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Where Will You Be in 10 Years? Intuit’s 2020 Report Predicts the Future

(Note: this blog entry originally ran on

CPAs and accountants are always asking me about their future. Perhaps they think my nickname is “Swami Cytron.” While I do not read tea leaves or fortunes, I did come across a new credible resource that speaks to life 10 years in our future: Intuit’s 2020 Report. In fact, Intuit just posted a story on this on their new ProLine News site.

Intuit’s Accounting Professionals Division got together with Emergent Research to conduct a series of meetings with members of the profession to identify trends that will affect us over the next 10 years. I was fortunate to attend one of these sessions in December 2010 when a gathering of accounting journalists and bloggers met in Plano, Texas, to give their thoughts about the report’s findings.

Since that time, the original report was modified to identify four key trends:

  1. Shifting Business Environment Creates New Opportunities Specialization and collaboration will lead to increased opportunities for accounting and tax professionals who will work across global borders to meet their client needs, made possible by advances in technology.
  2. Demographic Shifts Change the Face of Professionals and Clients – Demographic shifts and a growing U.S.-based minority population will have broad implications for firms and their clients, influencing how, when and with whom they do business.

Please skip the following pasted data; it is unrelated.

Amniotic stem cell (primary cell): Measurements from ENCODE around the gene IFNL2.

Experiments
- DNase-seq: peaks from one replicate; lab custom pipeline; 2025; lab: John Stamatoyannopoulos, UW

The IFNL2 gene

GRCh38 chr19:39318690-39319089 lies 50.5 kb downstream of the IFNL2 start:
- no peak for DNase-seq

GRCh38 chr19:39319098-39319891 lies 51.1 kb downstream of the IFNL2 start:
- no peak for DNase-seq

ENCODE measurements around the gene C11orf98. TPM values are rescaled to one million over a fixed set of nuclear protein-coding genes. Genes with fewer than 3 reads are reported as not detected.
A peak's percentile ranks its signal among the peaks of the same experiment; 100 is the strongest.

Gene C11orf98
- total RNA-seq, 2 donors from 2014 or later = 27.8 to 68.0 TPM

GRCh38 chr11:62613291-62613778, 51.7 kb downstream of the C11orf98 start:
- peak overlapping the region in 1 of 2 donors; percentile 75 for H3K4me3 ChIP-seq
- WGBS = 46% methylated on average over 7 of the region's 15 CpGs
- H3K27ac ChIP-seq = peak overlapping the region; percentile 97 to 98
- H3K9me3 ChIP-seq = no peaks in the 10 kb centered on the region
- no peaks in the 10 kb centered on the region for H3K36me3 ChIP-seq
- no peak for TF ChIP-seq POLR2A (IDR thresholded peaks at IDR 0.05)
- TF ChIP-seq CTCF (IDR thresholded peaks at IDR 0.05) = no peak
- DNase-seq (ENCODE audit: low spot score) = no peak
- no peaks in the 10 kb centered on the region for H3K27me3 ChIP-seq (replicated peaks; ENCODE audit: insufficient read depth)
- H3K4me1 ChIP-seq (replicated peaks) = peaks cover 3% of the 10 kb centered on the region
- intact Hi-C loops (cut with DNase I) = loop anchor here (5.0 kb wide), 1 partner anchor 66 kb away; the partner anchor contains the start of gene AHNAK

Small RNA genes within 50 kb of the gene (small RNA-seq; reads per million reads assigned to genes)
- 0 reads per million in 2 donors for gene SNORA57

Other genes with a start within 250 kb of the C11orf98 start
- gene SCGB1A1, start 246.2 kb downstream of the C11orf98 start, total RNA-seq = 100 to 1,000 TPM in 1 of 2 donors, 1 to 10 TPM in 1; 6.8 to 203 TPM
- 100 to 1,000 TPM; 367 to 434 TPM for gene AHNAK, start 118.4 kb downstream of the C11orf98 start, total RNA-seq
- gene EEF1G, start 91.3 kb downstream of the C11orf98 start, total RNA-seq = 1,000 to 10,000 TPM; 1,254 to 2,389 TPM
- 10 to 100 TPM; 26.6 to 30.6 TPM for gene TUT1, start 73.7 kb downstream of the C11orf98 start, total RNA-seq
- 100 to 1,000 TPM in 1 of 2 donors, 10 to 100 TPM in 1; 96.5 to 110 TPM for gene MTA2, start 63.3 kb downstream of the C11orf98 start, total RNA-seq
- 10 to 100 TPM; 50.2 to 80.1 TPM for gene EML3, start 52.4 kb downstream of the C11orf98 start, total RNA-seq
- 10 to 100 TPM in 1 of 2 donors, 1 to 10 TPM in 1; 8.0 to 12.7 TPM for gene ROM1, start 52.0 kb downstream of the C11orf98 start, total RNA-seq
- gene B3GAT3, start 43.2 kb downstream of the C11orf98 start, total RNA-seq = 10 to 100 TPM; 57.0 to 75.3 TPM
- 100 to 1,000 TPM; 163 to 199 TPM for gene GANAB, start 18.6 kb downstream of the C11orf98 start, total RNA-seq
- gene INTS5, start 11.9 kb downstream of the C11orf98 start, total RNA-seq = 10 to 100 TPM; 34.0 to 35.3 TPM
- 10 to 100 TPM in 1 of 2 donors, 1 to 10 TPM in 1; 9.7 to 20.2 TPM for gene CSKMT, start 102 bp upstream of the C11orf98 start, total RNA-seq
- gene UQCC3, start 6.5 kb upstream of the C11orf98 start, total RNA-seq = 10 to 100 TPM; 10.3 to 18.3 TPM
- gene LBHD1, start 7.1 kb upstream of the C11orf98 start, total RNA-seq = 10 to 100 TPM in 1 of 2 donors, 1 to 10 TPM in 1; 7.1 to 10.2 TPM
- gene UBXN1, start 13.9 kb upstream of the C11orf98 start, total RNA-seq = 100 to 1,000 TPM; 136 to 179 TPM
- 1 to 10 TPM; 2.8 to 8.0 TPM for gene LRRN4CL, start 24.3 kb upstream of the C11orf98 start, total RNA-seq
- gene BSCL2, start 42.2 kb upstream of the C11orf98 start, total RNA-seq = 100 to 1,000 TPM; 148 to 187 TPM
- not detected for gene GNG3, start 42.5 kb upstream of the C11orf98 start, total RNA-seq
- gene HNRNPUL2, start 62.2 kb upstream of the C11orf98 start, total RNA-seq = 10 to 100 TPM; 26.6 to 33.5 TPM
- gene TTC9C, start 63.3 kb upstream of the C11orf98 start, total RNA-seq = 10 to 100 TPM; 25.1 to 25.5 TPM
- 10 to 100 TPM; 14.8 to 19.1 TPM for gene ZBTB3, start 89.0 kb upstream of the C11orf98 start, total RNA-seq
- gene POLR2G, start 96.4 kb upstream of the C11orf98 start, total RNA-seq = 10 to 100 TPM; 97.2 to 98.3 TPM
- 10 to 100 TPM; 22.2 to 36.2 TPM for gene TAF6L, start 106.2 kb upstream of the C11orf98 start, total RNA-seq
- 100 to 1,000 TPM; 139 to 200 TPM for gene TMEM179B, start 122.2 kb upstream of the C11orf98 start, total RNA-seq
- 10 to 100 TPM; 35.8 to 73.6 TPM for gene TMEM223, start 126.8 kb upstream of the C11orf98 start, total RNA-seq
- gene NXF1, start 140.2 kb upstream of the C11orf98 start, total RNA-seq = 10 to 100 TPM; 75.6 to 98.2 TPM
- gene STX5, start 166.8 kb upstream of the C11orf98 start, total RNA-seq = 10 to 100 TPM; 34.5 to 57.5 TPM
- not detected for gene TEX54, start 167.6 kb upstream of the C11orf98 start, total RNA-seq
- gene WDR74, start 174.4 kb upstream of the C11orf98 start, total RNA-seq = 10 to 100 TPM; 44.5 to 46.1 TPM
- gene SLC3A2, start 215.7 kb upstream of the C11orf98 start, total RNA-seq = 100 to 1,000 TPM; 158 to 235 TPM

3. From Data to Decision Making, Technology Changes the Accounting Profession – As technology expands and the automation of data collection rises, the focus of accounting will shift from computation to consulting as clients increasingly rely on their accounting professionals to analyze business information, support decisions and provide strategic advice.
  4. High-Tech Enhances High-Touch Client Outreach, Relationships and Service – Social media and ubiquitous mobile technologies will become even more pervasive, changing the way accounting and tax professionals conduct business and attract new clients. It will be imperative for practitioners to manage their web and mobile presences to establish firm reputation and brand.

Naturally, I want to focus on technology more than any other area, but I do think there are very notable predictions in all of the areas of the report. From my view, the 4th key trend hits home the most because I am always preaching to my clients about the importance of communications with clients (and prospects), and how they can increase their “touch” points with them.

I urge you to review the entire report and think about how these predictions will affect your practice or business.

This Post Has 3 Comments

  1. It’s interesting to note that Intuit has a social media style bullet point that they see will be important within the next 10 years while it’s already become a very strong staple of client growth within the past two to three years.

  2. Peter – good point; remember, too, that many accountants are just now realizing how social media can help them … But at least they are way more advanced than the lawyers!

  3. It’s also going to be a long uphill battle before social media becomes as ubiquitous for relatively “slow” or “boring” industries like it has for others or larger corporations. A nice follow up would be how, with the demographic shift, one could make say, Twitter, a more valuable piece of an accountants firm.

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